Drivers: Income, personal savings rate, unemployment rate, employment

  • Transportation agencies are generally increasing spending alongside an increased use of alternative delivery
  • Numerous large and complex projects are expected to break ground in the coming years (e.g., rail and airport)

Drivers: Population, government spending, transportation funding

  • Demand for bandwidth (alongside technology innovation) is increasing
  • Connectivity is becoming a requirement for economic activity and growth (e.g., HQ relocations, data and distribution centers, etc.)

Drivers: Population, security/regulation standards, private investment, innovation/technology investment

  • Tax overhaul and new tariffs create several considerations for manufacturers; pros and cons vary by industry
  • Manufacturing capacity utilization rates remain low

Drivers: PMI, industrial production, capacity utilization, durable goods orders, manufacturing inventories


Nonbuilding Structures Construction Put in Place

  • Generation spending is declining due to load demands, pressure to manage the cost of power, and a shortage of new power plant projects
  • T&D spending remains stable, driven by regulatory requirements, grid hardening and powerline upgrades (e.g., distributed generation)

Drivers: Population, industrial production, government spending

Highway and Street
  • Federal funding is flat, but states are successfully passing increased gas taxes and user fees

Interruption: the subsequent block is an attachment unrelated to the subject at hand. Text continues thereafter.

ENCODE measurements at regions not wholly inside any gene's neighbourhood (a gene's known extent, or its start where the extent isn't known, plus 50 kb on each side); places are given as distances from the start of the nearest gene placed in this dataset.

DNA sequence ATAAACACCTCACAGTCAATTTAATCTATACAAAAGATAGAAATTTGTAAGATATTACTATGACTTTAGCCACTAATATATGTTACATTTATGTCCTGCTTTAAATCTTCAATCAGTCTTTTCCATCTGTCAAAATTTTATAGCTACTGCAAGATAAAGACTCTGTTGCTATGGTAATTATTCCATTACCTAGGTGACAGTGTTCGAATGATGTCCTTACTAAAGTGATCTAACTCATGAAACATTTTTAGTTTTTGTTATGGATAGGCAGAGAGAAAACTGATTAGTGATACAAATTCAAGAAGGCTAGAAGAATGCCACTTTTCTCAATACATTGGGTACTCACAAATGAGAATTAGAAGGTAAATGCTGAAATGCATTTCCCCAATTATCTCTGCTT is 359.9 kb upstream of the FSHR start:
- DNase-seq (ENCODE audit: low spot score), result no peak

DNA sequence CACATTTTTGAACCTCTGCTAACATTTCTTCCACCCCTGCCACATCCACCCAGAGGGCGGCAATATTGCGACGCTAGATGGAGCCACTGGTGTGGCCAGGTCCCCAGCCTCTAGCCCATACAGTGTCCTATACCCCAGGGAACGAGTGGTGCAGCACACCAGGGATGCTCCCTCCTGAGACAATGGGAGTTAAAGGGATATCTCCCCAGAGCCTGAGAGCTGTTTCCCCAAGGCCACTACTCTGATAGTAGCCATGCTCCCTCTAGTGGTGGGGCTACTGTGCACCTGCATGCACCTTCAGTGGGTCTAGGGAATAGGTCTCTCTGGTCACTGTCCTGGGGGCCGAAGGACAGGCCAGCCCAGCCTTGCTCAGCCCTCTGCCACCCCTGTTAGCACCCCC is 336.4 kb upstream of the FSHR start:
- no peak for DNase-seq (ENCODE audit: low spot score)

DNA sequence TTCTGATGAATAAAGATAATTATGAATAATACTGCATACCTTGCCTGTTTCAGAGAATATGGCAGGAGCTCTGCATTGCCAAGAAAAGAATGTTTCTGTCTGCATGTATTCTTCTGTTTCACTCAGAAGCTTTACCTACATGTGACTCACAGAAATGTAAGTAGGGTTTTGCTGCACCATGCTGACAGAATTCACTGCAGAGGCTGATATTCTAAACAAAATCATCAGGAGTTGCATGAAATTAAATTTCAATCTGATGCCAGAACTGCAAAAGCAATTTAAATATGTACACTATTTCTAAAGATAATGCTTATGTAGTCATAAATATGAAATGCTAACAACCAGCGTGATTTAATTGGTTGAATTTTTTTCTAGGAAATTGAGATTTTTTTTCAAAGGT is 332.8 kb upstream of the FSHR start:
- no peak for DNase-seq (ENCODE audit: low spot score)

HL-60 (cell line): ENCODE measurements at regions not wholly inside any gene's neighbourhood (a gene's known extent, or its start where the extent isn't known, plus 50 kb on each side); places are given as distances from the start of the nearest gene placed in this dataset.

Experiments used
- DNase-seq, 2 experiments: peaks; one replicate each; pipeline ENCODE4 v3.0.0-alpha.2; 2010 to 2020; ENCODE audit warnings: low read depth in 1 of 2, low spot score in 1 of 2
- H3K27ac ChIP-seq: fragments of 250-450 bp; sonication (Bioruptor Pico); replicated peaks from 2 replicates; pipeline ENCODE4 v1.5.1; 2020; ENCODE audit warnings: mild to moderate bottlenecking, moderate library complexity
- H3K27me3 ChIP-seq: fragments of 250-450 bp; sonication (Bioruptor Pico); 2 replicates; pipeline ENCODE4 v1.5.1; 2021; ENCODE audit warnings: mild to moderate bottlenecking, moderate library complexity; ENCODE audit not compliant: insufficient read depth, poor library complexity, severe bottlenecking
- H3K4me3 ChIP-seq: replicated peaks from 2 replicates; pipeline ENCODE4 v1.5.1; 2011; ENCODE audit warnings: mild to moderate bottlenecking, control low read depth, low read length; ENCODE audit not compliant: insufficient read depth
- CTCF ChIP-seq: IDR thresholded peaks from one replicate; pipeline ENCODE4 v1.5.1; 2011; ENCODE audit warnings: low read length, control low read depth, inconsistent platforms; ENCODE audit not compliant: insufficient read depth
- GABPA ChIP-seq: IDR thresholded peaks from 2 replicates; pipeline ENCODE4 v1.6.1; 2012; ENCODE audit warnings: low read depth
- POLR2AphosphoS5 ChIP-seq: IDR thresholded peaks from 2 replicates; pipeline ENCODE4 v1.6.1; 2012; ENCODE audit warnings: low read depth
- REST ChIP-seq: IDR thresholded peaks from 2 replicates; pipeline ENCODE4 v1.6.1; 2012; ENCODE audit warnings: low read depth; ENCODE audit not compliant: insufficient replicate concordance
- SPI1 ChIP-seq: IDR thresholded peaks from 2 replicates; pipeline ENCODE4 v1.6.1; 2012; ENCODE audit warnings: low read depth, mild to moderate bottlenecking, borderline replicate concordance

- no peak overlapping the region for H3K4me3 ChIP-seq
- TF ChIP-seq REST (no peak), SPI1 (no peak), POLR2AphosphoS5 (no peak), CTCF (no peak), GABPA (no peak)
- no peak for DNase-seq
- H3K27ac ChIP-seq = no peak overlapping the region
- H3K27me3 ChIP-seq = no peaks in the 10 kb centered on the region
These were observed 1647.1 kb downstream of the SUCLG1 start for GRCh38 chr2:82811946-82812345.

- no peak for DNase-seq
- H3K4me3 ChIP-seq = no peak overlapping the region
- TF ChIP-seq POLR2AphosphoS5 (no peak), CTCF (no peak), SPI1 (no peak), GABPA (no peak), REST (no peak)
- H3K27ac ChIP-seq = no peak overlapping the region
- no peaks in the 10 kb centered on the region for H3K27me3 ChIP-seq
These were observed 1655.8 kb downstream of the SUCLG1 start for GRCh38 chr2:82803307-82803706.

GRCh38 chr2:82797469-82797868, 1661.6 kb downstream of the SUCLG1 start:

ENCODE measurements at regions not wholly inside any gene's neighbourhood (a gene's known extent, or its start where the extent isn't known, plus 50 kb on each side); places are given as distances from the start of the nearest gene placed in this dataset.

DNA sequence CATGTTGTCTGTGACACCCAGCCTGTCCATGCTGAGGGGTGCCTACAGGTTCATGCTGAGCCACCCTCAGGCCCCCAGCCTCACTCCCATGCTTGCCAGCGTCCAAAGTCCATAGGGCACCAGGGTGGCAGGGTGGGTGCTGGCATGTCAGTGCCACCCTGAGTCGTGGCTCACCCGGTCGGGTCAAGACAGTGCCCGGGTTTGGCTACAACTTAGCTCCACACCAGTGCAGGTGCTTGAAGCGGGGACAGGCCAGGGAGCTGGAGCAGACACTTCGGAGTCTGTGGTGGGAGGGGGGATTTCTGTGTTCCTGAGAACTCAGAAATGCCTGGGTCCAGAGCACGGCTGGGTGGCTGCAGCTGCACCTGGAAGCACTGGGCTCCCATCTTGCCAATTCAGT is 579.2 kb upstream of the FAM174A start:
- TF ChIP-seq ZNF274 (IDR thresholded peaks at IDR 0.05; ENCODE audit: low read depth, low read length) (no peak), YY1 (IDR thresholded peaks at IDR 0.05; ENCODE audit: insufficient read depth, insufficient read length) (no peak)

• Staffing and resource limitations are a growing burden on state and local agencies
  • Public-private-partnership opportunities remain limited to select markets

Drivers: Population, government spending, nonresidential structure investment

Sewage and Waste Disposal
  • Limited local resources to plan, build, maintain or improve infrastructure
  • Some federal relief is expected through the 2018 Consolidated Appropriations Act, 2018
  • Residential construction and technology advancements will drive demand

Drivers: Population, industrial production, government spending

Water Supply
  • Similar to sewage and waste disposal, funding sources are limited, but increased federal relief is expected
  • Engineers in this space have been busy through Q1 2018, indicating construction spending may follow in upcoming quarters

Drivers: Population, industrial production, government spending

Conservation and Development
  • Increased federal spending is expected, driven from the Consolidated Appropriations Act, 2018
  • Hurricane cleanup efforts in Texas and Florida are ongoing

Drivers: Population, government spending




past outlooks
Want to know more?